29 October, 2021

Get to know Tassie with Pieter van der Woude

Get to know Tassie from a local’s point of view! We sat down with Pieter van der Woude – owner and skipper of Tasmanian Boat Charters, to chat all things nature in Tasmania.

Ever wanted to know under rated areas to explore? Pieter is the owner of Tasmanian Boat Charters and skipper of the custom-built, 20-metre expedition cruise vessel Odalisque, which takes visitors into the remote south-west wilderness or along the spectacular east coast. Here, he shares with us his insider tips for getting off the beaten track in beautiful Tassie.

Anchoring at sunset. Photo: Supplied.

Q. Whether by boat, bike, car or on foot, why is Tassie a great destination for nature lovers?

Tasmania is largely untouched. With over 1.38 million hectares of the state locked up in one of the most highly valued World Heritage Areas on the planet, there is no wilderness on Earth that compares to Tasmania’s south-west. Each corner of Tasmania is so diverse, with everything from grueling multi-day hikes to relaxing beach destinations – there really is something for everyone.


Q. Why is getting on board the Odalisque a good option for exploring the state’s wilderness?

We make the often inhospitable south-west wilderness accessible, relaxing and enjoyable for all. Arriving by aircraft from Hobart, there’s an instant sense of disconnect as your phone loses reception.

Whether guests want to hike, explore the coastline on a tender, or sit back on deck with a glass of Tasmanian wine, they’re able to do all of this with us aboard Odalisque. The areas we explore are not serviced by roads and the only access is by boat, airplane or on foot, and hence usually regulated by weather and fitness.

Odalisque skipper Pieter pours a Moo Brew for his guests. Photo: Supplied.

Q. Can you recommend some other nature-based tours?

For those who perhaps don’t have the time to join one of our expeditions this time round, Above and Beyond Tasmania offer day trips into some of the national parks via Tasmania’s only seaplane, along with scenic flights from the Hobart waterfront. A unique way to experience Tasmania!


Q. Which Tasmanian national park isn’t well known but should be on visitors’ wish lists?

Southwest National Park. Port Davey and Bathurst Harbour are some of the least visited areas in Tasmania, primarily due to their remoteness and inaccessibility. This is an attraction in itself, along with the rich Aboriginal history of the area. The (1.2-kilometre) Needwonnee Walk in Melaleuca is a fantastic introduction to that.

The Odalisque on the Bathurst Channel. Photo: Supplied.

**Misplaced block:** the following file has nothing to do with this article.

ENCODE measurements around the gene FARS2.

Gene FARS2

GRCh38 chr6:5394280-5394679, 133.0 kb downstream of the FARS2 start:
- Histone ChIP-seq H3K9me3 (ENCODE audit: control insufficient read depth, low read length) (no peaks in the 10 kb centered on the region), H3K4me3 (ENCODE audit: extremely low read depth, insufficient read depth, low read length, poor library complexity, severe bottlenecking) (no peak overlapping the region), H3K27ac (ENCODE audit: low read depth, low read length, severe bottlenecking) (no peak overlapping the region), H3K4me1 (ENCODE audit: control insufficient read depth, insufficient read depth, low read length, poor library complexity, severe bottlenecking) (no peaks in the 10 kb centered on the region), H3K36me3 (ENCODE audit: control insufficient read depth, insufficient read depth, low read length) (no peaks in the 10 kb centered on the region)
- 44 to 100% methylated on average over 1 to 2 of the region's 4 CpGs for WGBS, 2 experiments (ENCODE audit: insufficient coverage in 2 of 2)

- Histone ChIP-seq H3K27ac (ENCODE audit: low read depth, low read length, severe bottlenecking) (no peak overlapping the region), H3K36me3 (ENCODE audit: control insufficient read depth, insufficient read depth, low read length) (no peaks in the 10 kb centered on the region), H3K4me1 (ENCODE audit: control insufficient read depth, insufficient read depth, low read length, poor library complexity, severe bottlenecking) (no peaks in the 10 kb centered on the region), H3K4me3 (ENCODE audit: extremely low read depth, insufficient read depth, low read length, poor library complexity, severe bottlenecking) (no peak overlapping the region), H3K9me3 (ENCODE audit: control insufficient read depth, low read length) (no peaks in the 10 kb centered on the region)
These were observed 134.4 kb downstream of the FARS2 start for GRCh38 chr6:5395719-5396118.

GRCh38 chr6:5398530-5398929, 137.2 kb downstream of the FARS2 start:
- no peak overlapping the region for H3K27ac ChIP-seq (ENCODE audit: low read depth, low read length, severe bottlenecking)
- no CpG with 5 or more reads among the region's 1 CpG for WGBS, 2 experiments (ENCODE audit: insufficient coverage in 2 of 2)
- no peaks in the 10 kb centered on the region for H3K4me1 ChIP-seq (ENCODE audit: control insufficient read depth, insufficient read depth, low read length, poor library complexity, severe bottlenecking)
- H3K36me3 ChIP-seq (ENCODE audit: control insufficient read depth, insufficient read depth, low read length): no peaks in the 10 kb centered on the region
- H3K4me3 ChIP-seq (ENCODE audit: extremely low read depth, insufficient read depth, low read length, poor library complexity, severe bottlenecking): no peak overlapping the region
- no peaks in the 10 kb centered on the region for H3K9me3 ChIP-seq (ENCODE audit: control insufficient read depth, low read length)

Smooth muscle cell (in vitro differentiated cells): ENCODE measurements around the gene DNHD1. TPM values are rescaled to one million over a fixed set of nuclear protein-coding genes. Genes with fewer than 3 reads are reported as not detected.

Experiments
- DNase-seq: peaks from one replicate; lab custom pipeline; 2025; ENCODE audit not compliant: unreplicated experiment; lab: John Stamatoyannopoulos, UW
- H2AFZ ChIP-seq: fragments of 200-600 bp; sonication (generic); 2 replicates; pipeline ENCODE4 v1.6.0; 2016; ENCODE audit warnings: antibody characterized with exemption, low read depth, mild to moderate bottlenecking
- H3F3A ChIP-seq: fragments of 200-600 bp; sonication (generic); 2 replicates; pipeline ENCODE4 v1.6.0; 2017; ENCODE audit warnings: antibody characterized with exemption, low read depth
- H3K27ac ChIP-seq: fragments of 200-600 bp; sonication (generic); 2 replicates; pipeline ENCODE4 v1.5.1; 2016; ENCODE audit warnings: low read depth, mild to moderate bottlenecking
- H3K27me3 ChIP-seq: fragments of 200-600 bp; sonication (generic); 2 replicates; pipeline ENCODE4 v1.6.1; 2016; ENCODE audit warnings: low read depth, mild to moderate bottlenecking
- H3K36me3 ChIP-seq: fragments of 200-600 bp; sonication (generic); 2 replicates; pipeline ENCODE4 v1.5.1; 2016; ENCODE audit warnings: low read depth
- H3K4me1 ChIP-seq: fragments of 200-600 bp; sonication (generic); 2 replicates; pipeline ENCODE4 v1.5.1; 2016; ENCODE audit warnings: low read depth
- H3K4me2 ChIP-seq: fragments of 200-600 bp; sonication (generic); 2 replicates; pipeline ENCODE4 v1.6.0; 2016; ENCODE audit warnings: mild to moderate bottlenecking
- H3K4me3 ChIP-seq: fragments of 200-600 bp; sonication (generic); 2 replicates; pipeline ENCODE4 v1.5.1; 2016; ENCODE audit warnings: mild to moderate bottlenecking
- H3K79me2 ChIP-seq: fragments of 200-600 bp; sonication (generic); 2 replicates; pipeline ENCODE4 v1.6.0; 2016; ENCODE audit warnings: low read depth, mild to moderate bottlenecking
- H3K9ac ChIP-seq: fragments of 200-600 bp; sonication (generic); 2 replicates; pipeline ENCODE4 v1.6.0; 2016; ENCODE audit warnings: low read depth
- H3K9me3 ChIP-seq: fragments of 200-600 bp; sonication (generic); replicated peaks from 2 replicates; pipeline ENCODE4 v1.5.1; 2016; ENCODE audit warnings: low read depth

Q. The Three Capes and Overland tracks are famous, but what are some less well known trails well worth the walk?

In the Bathurst Harbour and Port Davey area there is an abundance of walking opportunities ranging from under an hour right through to several days! One of my favourites is Mount Rugby: a full-day hike that affords spectacular views right across the area, giving you a tremendous sense of place within the vast landscape.

Closer to Hobart, the Fossil Cove track is an easy 30-minute return walk that takes you onto the shores of the River Derwent. You can walk through a sandstone arch, and come out on the rocky beach where there are, of course, plenty of fossils!


Q. Where are some of the best places to see animals in the wild?

While Port Davey and Bathurst Harbour do have very healthy wildlife populations, they can at times be very cryptic. Maria Island and Bruny Island are some of the best places to view large populations of wildlife. Wombats, Cape Barren geese and Tasmanian Devils on Maria Island, and white wallabies and quolls on Bruny. Not to mention the spectacular displays of southern right and humpback whales as they migrate past the east coast of Tasmania at certain times of the year. Peak months are October and November.

Odalisque in Wineglass Bay. Photo: Supplied.

Q. What other special natural places might be under visitors’ radar?

  • Bicheno: relaxed town, beautiful beaches and great coffee!
  • Eddystone Point and Ansons Bay: larapuna land with abundant bird life, at the northern end of the Bay of Fires.
  • Trial Harbour: less than 50 houses, mining relics and that edge-of-the-Earth feeling.
  • The Lost World: a secret little track on kunanyi / Mount Wellington with no people and amazing views.


Information included in this blog is correct at the time of publishing. Please contact individual operators for further information.

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